Rép. Tcheque – Pasohlávky - Archaeologists have discovered an almost intact skeleton of a sixth century warrior during a dig near the town of Pasohlávky in south Moravia. The grave of the young man, who was buried with his spear, two dogs and a horse bridle, belongs to one of the largest Germanic Langobard burial sites in the country. The burial site located on the southern bank of the Nové Mlýny reservoir is probably the most significant necropolis from the Migration Period on the territory of the Czech Republic. The exceptionally preserved condition of the newly discovered grave is therefore very unique and it could help archaeologists gain a better understanding of the Langobard population, including their health and eating habits. The Migration Period, which marked a huge cultural and political transformation of Europe, but also the collapse of the original ancient states, provides archaeologists with some of the most challenging questions. The study of the migrating tribes of the era could help shed light on the processes that led to the disappearance of civilizations and the emergence of new cultures. It can also shed light on the possible causes of migration. The current research of Germanic burial sites in Moravia is part of a larger European project called HistoGenes. It analyses the genetics of Central and Eastern European populations from the 5th to the 8th century with the aim of revealing more information about the shaping of early medieval Europe.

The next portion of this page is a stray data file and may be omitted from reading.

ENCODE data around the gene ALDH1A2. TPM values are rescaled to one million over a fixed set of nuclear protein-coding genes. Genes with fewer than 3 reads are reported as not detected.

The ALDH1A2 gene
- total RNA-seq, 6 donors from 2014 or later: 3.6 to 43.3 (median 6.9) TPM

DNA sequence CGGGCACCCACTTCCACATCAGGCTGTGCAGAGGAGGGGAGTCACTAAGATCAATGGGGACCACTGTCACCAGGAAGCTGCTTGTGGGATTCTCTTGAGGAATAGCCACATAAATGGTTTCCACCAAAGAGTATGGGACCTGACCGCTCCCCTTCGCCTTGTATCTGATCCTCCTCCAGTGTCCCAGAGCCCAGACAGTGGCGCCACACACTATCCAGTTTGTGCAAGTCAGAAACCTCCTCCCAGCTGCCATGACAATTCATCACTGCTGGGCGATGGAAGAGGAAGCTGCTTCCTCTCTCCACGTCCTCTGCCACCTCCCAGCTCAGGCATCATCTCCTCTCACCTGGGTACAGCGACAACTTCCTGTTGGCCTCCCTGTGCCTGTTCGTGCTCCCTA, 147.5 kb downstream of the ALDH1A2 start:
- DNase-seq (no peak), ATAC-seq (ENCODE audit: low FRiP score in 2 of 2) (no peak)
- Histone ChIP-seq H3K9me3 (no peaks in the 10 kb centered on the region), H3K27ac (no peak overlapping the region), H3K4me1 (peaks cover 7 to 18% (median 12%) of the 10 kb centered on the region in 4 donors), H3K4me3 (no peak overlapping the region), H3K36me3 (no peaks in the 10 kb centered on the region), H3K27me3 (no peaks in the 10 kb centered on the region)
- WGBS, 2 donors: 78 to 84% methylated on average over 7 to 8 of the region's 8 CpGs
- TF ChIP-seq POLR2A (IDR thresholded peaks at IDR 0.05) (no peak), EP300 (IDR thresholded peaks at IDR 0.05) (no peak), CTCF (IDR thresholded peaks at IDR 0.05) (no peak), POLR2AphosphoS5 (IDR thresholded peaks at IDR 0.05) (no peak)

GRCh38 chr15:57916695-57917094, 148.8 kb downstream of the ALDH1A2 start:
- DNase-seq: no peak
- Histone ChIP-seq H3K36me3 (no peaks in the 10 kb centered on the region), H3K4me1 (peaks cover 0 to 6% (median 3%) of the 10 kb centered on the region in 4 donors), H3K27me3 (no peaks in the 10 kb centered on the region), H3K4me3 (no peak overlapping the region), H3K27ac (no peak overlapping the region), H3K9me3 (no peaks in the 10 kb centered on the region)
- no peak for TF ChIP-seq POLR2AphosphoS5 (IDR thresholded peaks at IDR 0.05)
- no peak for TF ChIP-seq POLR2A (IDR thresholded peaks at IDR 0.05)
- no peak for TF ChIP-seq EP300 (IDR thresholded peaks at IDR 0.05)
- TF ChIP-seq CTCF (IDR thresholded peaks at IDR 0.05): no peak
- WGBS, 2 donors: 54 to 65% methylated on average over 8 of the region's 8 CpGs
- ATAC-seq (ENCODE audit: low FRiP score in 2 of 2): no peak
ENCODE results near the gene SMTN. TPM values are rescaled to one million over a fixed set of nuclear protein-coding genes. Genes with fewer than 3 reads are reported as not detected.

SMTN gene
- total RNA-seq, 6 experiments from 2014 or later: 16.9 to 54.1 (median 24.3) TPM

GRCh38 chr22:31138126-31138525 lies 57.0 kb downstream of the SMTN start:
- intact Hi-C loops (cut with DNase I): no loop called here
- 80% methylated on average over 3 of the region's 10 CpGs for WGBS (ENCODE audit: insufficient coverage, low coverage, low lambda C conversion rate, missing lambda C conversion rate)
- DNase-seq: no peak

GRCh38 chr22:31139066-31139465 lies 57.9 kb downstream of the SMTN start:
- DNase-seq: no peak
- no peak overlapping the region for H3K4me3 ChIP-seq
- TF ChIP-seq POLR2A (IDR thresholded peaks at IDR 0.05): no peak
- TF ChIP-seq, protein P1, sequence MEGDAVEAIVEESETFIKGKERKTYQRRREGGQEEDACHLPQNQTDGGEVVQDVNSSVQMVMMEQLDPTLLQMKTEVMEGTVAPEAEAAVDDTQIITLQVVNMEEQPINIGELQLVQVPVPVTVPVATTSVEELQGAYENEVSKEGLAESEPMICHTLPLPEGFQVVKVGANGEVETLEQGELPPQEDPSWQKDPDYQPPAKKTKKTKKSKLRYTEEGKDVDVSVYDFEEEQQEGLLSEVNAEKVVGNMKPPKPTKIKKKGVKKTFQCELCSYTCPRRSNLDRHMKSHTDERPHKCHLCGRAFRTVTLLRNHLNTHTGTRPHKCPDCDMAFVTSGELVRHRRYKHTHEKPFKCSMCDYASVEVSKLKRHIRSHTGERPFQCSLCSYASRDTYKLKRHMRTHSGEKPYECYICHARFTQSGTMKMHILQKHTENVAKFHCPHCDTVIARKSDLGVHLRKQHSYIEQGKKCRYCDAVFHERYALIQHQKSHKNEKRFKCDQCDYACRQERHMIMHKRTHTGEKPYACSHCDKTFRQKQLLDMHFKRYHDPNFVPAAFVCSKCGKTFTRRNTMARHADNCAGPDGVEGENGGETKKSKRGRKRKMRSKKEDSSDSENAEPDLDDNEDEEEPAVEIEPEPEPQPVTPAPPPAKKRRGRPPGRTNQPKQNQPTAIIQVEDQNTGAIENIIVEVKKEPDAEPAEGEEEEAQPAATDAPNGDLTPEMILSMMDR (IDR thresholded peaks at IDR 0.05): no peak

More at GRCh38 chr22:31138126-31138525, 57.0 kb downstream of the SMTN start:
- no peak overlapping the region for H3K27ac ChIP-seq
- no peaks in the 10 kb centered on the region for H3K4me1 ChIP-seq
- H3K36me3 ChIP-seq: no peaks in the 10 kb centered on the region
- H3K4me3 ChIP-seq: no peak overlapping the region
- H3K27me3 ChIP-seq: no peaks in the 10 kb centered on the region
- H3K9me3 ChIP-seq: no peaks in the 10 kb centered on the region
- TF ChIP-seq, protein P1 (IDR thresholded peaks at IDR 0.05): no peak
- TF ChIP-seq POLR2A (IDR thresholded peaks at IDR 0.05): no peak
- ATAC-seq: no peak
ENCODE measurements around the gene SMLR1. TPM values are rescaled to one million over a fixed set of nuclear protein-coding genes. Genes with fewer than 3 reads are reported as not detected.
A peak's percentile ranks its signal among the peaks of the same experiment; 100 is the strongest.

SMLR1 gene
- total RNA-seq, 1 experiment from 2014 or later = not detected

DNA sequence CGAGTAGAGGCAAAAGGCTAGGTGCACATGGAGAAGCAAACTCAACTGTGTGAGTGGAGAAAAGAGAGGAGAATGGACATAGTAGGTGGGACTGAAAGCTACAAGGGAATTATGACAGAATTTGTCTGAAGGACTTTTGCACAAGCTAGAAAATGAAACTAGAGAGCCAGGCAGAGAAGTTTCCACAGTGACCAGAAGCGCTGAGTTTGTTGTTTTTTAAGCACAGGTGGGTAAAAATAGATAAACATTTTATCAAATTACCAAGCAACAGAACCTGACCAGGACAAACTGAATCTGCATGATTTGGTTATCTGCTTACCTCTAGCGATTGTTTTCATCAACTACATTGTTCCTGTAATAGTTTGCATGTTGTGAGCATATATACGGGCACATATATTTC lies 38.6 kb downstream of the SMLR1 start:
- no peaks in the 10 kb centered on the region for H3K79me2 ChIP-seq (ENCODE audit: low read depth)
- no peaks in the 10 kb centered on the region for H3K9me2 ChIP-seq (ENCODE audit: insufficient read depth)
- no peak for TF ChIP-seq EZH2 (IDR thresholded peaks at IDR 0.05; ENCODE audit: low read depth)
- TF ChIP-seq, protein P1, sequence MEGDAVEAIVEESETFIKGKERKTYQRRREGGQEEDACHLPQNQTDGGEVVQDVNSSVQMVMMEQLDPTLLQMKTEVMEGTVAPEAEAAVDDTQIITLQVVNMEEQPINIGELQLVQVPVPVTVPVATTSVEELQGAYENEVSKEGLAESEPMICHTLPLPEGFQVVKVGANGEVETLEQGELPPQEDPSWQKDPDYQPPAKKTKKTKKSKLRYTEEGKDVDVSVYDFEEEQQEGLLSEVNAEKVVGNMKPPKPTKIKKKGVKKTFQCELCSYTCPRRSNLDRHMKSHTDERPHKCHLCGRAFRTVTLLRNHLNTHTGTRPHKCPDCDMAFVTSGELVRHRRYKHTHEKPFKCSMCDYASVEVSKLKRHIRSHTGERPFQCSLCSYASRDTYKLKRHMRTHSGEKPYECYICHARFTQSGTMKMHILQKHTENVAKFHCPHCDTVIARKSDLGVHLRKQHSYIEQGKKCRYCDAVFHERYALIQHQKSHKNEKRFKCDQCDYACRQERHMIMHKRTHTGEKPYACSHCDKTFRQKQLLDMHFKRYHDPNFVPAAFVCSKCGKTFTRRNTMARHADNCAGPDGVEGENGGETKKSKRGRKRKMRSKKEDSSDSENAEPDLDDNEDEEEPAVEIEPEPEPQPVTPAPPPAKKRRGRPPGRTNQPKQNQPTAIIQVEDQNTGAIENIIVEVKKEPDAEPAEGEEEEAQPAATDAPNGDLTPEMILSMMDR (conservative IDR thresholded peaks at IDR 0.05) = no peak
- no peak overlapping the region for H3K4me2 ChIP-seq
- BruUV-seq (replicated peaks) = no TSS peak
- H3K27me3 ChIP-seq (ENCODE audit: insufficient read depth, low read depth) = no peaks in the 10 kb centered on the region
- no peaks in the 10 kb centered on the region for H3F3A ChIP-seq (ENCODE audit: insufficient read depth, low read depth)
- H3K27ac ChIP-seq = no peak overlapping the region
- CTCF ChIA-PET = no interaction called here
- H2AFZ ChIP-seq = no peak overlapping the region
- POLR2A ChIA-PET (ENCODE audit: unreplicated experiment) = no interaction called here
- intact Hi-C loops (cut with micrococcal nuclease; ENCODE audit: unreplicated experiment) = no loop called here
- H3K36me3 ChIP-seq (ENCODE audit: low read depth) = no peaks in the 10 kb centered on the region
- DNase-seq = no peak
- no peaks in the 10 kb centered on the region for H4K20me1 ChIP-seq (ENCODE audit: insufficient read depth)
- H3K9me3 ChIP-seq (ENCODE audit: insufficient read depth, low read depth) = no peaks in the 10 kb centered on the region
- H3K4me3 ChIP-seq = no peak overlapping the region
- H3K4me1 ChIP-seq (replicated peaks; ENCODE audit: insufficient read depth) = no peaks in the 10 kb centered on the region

ALBANIE – Bushat - Archaeologists believe they are uncovering the lost city of Bassania, an ancient Illyrian settlement mentioned by Livy as lying between two important ancient centers - the Illyrian capital of Shkodër and the Greek city of Lissos. The archaeological site lies on a hilltop near the modern village of Bushat in what is now Albania. The first traces of the city were found in 2018 in the form of defensive walls and two stone structures. The stone structures had always been thought to be natural rock outcrops but were discovered to be a gatehouse and two bastions. The strong, 3 meter (9.8 feet) thick wall is a cyclopean construction with massive stone blocks packed tightly against each other, and earth and pebbles filling in any gaps. The archaeologists explained that this a typical Hellenistic defensive structure. Ancient coins and fragments of ceramic vessels found near the walls were dated between the fourth and first centuries BC, further confirming that the city was part of the Illyrian kingdom. Bassania was an Illyrian city that passed under Roman control during the Illyrian Wars. However, exactly when this happened is not known. Bassania has been described by the Roman historian Livy (59 BC-17AD) in the context of the battles between the last king of Illyria, Gentius, and Roman troops . The city seems to have existed until the beginning of the first century AD, which coincided with the end of the reign of Roman emperor Octavian Augustus The newly discovered site for Bassania competes with an older identification of the ancient city with the village of Pedhanë on the river Mat in Lezhë County.